received here on 23.06.2021. The letter asks "whether Jehovah's Witnesses
are trying to avoid those who no longer belong to the religion." In their
response, it is stated that:
"We do not shun those who
have been baptised as Jehovah's Witnesses but who no longer preach to others
and who may have also stopped meeting with their fellow believers.
Someone who violates the moral
norms of the Bible is not automatically excluded. However, if a baptised
Jehovah's Witness makes a habit of breaking the Bible’s moral standards and doesn't
want to change, he or she is excluded and we shun that person. This practice is
based on the teachings of the Bible. All Jehovah's Witnesses agree to live by
these standards when they make the well-considered choice to be baptised." (letter to
is stated in the book "Organized to do Jehovah’s Will" that a member
who has chosen to withdraw is treated in the same way as one that is excluded:
"The phrase ‘disassociation’
denotes that a baptised member of the congregation deliberately repudiates his Christian
standing by declaring that he no longer wants to be known as one of Jehovah's Witnesses.
Or he can reject the congregation by his actions, for example by becoming part
of a secular organization whose purpose is contrary to the Bible, and therefore
condemned by Jehovah God.
If a Christian person chooses
to disassociate, a brief announcement is made to inform the congregation,
stating, ‘[Name of person] is no longer one of Jehovah's Witnesses.’ Such a
person is treated in the same way as a disfellowshipped person."
The consequence of leaving the congregation is that
they are no longer allowed to have contact with family and friends in the congregation.
The religious community is clear that members should not have contact with excluded
members. As we see in the section above, this also applies to members who have
resigned. This practice may cause members to feel pressured to stay in religion.
opinion of the Rate Manager (Satsforvalterens), this practice is an obstacle to
the members' right to free opt-out, and in violation of Section 2 second
paragraph of the Religious Communities Act. Pursuant to Section 11 (d) of the
Religious Communities Regulations this may result in grounds for denying grants
to the religion.
a baptised minor
In a letter
from the Ministry, the County Governor was asked to take a closer look at
Jehovah's Witnesses' exclusion practices of children. In a letter to the then
Minister of Children and Family Affairs, Kjell Ingolf Ropstad, dated 04.03.2021,
the society explained how they treat a baptised minor who violates the rules of
"If a baptized Jehovah's
Witness, regardless of age, makes a habit of violating the moral standards of
the Bible and does not repent, the same practice applies as mentioned
In the quote
above, Jehovah's Witnesses refer to the exclusion practice described earlier in
the same letter.
"Organized to do Jehovah’s Will” elaborates on how baptised minors are
“Serious wrongdoing on the part of minor children who are baptised should be
reported to the elders. When the elders handle cases of serious sins involving a minor, it is preferable that the
baptised parents of the young person be present and cooperate with the
judicial committee, not attempting to shield the
erring child from necessary disciplinary action. Just as in dealing with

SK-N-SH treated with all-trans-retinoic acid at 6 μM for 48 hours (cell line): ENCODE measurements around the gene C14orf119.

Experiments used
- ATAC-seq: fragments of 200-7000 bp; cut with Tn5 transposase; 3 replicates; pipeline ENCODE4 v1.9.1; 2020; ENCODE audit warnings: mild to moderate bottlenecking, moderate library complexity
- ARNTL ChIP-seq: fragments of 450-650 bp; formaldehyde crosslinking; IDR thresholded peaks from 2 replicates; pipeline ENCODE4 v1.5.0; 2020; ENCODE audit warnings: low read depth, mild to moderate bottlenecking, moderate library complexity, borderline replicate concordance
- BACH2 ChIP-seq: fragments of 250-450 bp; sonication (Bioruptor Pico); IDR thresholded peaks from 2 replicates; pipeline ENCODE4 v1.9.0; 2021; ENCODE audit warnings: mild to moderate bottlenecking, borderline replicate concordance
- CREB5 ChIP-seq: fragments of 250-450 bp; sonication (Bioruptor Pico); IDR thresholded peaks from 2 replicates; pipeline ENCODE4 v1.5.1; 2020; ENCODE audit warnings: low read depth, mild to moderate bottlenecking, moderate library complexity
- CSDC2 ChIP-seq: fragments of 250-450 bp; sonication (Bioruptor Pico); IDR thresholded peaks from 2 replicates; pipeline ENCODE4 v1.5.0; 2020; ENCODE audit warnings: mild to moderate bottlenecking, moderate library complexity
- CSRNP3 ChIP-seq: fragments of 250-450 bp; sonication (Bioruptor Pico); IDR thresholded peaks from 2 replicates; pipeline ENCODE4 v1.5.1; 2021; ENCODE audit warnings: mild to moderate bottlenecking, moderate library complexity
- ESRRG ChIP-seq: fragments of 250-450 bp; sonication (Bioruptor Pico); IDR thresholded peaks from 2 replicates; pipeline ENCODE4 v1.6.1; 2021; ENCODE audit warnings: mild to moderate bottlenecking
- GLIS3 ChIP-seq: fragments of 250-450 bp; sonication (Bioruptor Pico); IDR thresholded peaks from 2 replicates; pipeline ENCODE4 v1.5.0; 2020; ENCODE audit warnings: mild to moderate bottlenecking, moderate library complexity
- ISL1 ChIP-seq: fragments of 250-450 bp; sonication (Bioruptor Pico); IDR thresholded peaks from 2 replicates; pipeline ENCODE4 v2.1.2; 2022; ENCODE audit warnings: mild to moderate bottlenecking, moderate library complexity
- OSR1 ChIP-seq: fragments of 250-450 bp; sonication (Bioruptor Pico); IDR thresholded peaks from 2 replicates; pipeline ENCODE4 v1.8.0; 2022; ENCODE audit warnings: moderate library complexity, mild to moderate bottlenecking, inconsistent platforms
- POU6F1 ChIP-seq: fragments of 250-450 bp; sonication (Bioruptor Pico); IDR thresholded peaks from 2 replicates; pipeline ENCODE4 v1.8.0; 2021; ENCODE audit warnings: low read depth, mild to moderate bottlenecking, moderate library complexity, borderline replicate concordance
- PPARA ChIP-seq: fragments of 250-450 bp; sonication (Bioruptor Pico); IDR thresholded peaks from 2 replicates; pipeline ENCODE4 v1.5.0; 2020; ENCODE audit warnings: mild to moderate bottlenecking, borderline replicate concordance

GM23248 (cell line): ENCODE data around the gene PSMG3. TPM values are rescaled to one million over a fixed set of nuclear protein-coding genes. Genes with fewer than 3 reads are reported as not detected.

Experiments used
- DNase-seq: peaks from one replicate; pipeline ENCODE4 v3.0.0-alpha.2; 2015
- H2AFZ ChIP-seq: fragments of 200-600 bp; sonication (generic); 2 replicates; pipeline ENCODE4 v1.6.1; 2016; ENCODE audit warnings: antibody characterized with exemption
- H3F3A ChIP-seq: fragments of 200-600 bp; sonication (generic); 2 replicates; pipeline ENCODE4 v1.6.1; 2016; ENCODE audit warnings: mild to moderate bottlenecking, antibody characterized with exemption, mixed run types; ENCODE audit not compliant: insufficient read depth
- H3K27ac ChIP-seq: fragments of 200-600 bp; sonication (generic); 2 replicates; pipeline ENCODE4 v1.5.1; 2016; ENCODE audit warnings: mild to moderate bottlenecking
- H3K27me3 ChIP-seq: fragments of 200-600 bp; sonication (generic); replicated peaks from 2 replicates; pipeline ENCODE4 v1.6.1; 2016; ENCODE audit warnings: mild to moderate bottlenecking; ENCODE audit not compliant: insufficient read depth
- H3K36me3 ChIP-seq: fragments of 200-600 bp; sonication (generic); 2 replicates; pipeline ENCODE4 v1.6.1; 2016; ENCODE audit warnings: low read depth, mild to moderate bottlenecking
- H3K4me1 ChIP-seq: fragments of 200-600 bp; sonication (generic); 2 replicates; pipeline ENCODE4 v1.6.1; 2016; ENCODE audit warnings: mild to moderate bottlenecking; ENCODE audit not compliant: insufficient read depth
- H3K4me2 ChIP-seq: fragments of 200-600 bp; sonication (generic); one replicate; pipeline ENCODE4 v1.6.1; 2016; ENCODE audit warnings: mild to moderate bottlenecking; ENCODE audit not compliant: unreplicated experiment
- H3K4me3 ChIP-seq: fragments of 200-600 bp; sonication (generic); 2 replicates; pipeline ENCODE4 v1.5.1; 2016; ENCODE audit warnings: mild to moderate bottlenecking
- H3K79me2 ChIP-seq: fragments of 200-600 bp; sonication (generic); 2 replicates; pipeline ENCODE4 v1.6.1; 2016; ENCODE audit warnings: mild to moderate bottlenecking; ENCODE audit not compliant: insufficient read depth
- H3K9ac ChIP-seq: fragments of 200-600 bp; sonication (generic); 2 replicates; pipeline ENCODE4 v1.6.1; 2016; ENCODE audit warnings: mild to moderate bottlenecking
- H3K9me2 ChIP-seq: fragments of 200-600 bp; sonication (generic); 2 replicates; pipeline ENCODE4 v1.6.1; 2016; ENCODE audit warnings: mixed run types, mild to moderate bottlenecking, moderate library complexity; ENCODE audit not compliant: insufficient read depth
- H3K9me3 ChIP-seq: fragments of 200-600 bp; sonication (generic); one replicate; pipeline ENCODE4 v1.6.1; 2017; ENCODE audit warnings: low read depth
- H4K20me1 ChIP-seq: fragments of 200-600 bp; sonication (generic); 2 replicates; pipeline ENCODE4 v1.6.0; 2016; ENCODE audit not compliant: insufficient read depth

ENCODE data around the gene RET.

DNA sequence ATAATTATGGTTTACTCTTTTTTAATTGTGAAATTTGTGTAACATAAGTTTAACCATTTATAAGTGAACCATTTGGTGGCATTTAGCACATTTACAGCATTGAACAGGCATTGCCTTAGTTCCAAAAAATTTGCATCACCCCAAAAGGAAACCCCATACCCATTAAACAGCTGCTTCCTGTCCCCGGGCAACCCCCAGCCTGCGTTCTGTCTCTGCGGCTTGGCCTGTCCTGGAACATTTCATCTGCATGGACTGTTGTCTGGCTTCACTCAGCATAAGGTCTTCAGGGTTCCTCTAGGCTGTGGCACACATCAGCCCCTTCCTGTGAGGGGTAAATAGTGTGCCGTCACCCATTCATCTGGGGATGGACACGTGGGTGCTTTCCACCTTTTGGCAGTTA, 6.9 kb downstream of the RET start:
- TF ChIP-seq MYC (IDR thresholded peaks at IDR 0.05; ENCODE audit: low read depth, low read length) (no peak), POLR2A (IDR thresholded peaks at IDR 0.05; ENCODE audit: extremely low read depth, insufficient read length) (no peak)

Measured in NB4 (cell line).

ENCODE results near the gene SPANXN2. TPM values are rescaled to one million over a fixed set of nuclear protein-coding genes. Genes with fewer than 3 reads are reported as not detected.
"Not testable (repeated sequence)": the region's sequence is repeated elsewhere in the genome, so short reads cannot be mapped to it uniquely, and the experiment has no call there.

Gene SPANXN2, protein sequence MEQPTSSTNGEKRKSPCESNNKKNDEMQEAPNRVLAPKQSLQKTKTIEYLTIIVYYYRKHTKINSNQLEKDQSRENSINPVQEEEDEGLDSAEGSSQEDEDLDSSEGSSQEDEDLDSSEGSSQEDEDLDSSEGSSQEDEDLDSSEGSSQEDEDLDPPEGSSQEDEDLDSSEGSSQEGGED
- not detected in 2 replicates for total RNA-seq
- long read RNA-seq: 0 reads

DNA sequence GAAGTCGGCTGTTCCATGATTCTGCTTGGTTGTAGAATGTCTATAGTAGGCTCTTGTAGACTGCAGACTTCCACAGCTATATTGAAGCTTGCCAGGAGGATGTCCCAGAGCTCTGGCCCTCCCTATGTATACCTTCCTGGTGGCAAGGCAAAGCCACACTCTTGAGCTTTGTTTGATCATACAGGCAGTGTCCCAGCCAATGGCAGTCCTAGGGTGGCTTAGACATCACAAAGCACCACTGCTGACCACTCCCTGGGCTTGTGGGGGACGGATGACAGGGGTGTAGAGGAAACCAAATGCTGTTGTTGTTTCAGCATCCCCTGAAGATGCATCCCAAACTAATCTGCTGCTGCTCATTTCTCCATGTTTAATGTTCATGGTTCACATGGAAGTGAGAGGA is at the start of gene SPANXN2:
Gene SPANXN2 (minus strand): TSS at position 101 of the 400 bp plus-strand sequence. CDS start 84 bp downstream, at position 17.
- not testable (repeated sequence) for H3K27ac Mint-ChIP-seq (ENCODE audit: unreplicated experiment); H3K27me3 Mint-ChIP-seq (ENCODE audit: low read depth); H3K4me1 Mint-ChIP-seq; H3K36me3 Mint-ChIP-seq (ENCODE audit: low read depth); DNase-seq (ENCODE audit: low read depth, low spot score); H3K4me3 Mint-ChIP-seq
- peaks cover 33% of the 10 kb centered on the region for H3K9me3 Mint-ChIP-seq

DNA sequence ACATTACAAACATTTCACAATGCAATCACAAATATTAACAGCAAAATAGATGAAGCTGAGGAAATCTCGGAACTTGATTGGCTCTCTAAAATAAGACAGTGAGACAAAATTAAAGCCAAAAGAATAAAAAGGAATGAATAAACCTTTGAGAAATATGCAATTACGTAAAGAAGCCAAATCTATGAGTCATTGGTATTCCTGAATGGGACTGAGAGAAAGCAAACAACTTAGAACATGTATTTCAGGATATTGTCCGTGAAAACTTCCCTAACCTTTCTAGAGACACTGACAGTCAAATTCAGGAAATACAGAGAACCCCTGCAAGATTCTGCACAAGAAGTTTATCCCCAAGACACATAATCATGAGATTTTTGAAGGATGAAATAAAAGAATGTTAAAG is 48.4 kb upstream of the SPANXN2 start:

adult offenders, the judicial committee endeavours to reprove and restore
the wrongdoer. However, if the young person is
unrepentant, disfellowshipping action is taken.”
on exclusion is made by the judicial committee of the congregation. An exclusion
means that he or she is no longer considered a Jehovah's Witness. This decision
is notified to the congregation where the person is a member, and the congregation
is told to stop "interacting with that person." The Society describes
exclusion as a "strong form of correction".
assess whether the exclusion of a baptised minor violates Section 6 of the
Religious Communities Act.
Section 6 of the Religious Communities Act, religious communities that encourage
or support infringement of children's rights may be denied grants. In the
preparatory work on Section 6 of the Religious Communities Act, negative social
control of children was used as an example of violation of children's rights
that may provide grounds for refusal of grants.
Governor understands the concept of negative social control as being various
forms of supervision, pressure, threats and coercion exercised to ensure that
individuals live in accordance with the norms of the family or group. The
control is characterised by the fact that it is systematic and may violate the
individual's rights in accordance with, among other things, the Convention on
the Rights of the Child and Norwegian law.
even describes this practice as a strong form of correction. Children in the congregation
follow a number of rules, and the consequence of not following them is to be
ostracized by the congregation and isolated from family and friends who are
told not to associate with those excluded.
In their statement of 19.11.2021, in section 19, it states that the family ties do not
cease on exclusion as long as they live in the same household. However, we
understand that the child cannot have contact with other close family
(including grandparents, aunts, uncles and cousins) or friends. This comes in
response to the fact that the child has violated the rules of the religious
community. We believe that this may be perceived as pressure or coercion to
make children behave in a certain way. The consequence of breaking the rules is
therefore considered a form of punishment.
background, the exclusion of baptised underage members is considered negative
social control and an infringement of children's rights pursuant to Section 6
of the Religious Communities Act. Section 11 first paragraph (a) of the